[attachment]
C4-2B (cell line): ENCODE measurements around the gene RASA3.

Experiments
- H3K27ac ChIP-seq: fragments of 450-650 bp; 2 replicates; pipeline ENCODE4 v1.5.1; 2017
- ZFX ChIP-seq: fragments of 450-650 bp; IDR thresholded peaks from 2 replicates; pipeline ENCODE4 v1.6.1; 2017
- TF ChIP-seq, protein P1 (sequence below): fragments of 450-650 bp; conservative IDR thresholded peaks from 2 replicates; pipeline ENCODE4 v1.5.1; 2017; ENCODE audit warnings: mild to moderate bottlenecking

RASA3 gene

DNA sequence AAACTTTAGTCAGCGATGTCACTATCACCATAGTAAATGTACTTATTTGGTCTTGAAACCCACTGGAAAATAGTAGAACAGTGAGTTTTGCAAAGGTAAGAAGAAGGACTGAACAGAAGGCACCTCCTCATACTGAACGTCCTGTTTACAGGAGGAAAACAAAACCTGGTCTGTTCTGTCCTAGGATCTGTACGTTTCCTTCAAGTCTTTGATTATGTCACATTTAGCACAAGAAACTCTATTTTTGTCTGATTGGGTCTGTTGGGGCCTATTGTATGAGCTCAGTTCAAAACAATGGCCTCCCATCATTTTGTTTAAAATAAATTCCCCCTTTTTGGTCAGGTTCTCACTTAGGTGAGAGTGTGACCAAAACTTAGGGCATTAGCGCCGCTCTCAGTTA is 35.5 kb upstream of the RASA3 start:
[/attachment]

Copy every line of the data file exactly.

C4-2B (cell line): ENCODE measurements around the gene RASA3.

Experiments
- H3K27ac ChIP-seq: fragments of 450-650 bp; 2 replicates; pipeline ENCODE4 v1.5.1; 2017
- ZFX ChIP-seq: fragments of 450-650 bp; IDR thresholded peaks from 2 replicates; pipeline ENCODE4 v1.6.1; 2017
- TF ChIP-seq, protein P1 (sequence below): fragments of 450-650 bp; conservative IDR thresholded peaks from 2 replicates; pipeline ENCODE4 v1.5.1; 2017; ENCODE audit warnings: mild to moderate bottlenecking

RASA3 gene

DNA sequence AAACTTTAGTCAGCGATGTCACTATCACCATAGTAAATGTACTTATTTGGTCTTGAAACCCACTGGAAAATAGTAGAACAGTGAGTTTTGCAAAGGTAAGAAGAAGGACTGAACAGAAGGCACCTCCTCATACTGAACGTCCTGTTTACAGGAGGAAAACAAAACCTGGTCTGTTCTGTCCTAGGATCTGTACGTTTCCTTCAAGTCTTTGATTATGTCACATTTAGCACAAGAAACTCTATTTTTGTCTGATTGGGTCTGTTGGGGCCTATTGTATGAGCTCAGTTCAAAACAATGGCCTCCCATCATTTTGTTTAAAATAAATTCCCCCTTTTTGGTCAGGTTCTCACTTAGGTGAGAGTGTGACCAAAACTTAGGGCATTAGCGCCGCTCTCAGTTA is 35.5 kb upstream of the RASA3 start: